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Ford government's policing plan sparks concern

Last Updated Jul 13, 2018 at 10:25 pm EST

Activists, politicians and those in the legal community are voicing major concerns over the new provincial government’s policing plan.

The public got a sense of the direction Doug Ford is hoping to move in after the Throne Speech.

At issue are two key lines: “You can count on the government to respect the men and women of Ontario’s police services- by freeing them of the onerous restrictions that treat those in uniform as subjects of suspicion and scorn,” a vague nod to the government’s decision to “press pause” on a massive overhaul of the Special Investigations Unit, which is the police watchdog.

“If you’re a young black man in Scarborough, you will not be well-treated by this government from the looks of this particular Throne Speech, ” NDP leader Andrea Horwath said immediately afterwards on Thursday.

“We are very concerned about the loss of progress we’ve made in terms of police oversight. I think it’s clear that people understand and respect the important role that police play in our society, but we saw in the Throne Speech what looks like a move to a different type of policing,” Horwath explained further on Friday.

“We’ve had a community-based policing model in Ontario that’s focused on keeping the peace on community safety on partnerships with community stakeholders and neighbourhoods and what Mr. Ford appears of be moving towards is a law-and-order model which is worrisome.”

After years of consultation, the Liberals had drafted and passed new legislation overseeing those that oversee the police.

An Inspector General would be established to oversee police services, with the power to investigate and audit them.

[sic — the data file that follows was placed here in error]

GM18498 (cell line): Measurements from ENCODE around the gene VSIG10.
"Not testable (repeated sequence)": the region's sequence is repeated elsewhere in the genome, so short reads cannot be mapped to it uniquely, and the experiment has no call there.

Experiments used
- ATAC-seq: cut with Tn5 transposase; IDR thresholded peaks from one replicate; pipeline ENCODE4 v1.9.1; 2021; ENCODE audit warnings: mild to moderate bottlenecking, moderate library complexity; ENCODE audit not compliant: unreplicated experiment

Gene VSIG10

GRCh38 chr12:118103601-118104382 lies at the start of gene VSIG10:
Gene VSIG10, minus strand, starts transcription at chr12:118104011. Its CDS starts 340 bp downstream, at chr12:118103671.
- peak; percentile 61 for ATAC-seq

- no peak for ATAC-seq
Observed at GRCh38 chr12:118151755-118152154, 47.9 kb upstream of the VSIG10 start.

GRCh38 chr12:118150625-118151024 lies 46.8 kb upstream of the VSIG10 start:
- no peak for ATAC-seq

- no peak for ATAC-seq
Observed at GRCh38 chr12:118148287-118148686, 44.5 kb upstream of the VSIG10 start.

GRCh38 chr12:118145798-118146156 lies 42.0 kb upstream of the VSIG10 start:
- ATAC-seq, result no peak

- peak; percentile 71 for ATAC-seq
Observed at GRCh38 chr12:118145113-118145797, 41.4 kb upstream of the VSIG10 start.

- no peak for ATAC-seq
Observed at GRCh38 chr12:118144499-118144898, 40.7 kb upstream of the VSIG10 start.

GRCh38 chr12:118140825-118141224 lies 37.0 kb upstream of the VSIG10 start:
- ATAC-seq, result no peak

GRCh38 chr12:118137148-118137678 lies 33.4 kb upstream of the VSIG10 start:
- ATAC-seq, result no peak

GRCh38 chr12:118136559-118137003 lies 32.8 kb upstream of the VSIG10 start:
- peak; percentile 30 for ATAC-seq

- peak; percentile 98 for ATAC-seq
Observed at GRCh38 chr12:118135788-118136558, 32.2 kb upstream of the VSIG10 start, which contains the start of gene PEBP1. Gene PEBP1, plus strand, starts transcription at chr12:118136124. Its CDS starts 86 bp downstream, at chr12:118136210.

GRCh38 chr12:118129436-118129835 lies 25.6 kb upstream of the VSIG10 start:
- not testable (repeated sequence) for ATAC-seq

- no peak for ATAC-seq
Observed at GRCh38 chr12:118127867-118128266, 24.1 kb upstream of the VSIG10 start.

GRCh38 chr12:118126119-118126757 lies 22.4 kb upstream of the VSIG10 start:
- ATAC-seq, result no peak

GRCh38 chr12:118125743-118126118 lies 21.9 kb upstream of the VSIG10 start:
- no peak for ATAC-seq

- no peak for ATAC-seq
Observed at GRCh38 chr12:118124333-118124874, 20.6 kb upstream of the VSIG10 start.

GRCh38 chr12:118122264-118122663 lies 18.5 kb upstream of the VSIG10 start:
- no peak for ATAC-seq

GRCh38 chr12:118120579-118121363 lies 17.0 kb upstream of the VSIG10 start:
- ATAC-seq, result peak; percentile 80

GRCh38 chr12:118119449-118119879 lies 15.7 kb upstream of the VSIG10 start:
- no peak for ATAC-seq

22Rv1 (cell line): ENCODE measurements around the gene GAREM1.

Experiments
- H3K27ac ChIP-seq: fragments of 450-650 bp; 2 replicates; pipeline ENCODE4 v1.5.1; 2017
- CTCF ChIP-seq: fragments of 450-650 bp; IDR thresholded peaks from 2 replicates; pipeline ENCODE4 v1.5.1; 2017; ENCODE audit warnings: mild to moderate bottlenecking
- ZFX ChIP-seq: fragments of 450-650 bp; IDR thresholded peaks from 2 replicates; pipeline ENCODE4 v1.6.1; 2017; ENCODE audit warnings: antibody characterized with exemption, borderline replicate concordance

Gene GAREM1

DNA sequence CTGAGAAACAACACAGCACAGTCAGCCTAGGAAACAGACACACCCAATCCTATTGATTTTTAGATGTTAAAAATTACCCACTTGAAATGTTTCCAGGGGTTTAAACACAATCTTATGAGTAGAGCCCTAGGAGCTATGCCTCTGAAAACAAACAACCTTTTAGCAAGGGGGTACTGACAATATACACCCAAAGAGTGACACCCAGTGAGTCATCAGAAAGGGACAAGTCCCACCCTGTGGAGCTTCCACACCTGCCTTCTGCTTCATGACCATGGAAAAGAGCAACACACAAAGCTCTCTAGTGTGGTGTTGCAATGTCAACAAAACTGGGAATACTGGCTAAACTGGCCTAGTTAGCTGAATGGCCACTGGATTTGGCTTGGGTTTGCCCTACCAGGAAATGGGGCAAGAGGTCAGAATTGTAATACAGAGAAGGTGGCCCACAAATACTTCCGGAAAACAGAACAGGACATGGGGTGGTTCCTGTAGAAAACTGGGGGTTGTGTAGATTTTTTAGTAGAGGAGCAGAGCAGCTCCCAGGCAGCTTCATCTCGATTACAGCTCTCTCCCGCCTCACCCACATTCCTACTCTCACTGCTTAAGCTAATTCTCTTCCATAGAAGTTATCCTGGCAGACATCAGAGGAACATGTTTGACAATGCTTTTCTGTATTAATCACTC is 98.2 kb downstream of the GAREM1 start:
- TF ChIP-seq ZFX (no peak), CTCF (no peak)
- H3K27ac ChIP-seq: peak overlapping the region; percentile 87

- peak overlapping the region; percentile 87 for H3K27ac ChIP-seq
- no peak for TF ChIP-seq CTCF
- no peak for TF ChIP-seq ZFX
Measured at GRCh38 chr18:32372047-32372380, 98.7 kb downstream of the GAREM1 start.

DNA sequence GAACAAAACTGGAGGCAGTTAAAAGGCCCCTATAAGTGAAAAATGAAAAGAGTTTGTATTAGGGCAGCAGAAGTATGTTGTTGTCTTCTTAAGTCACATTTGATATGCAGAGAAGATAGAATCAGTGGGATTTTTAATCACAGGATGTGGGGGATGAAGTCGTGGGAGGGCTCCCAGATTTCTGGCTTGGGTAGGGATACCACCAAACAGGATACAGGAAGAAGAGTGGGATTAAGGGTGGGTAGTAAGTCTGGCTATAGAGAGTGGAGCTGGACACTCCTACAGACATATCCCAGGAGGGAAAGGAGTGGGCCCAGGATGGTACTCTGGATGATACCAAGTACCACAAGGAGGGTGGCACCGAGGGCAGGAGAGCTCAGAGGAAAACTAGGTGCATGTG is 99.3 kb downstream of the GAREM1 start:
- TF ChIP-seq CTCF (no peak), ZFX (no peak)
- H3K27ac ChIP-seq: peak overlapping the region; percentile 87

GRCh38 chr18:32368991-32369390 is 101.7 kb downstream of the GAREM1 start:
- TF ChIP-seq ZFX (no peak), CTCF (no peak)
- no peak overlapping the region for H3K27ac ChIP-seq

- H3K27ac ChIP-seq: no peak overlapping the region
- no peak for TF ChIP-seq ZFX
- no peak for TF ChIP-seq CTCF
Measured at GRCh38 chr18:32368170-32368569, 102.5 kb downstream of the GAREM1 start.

The Ontario’s ombudsman would be able to investigate complaints against the police oversight bodies, and police would be compelled to hand over their notes and provide statements to investigators or face jail time and fines up to $50,000. That’s all on hold now.

“Onerous restrictions? I’m not really sure, whether they think these are bothersome laws that they should follow as well as enforce?…heavily scrutinized? I think that police officers who are paid to obey the laws and serve and protect should be heavily scrutinized,” activist Joanne MacIssac told CityNews.

MacIssac’s brother – Michael – was killed by police in 2013. The family believes he was suffering from a seizure when he ran from his home on to the street, naked.

Police say he was armed with a table leg. They shot him and while the SIU did investigate, it did not lay criminal charges against the officers involved.

“A stronger SIU could’ve helped it. A more competent SIU certainly would’ve,” MacIssac said. “They lost the table leg. At the inquest, we were told the evidence was accidentally disposed, ” she said. “They couldn’t even tell us the trajectory of the bullets, I think the establishment is weak.”

She says the SIU needs to be more accountable to the public, something the new law was intended to do.

We asked the Ministry of the Attorney General what the language choice means for the SIU and if the government plans on reintroducing new legislation surrounding the police oversight bodies.

In an email statement, a spokesperson writes:

“Our government has pressed pause on implementing the Ontario Special Investigations Unit Act to take the time to conduct a full and through review of the legislation and consult with experts, police services and the public. As such, the SIU’s mandate and responsibilities under the Police Services Act remain unchanged at this time.”

Community activist Andray Domise says the language Ford’s government chose for the Throne Speech was divisive.

“He was a premier that said he would represent the people. If his government is for the people, whose people are they talking about? Are you talking about police officers? Because if you’re elected to represent police officers you should just say so. Because if you’re elected to represent the people of Ontario, that includes black and brown people too,” Domise said.

Former Attorney General Michael Bryant echoes those views.

“My concern with the approach that’s been put in the throne speech is its going to actually increase the divide between the policing community and the broader community because it would suggest that you need to take sides, ” he told CityNews.

The SIU declined comment.

CityNews also reached out to the Minister of Community Safety and Correctional Services, but have not heard back yet.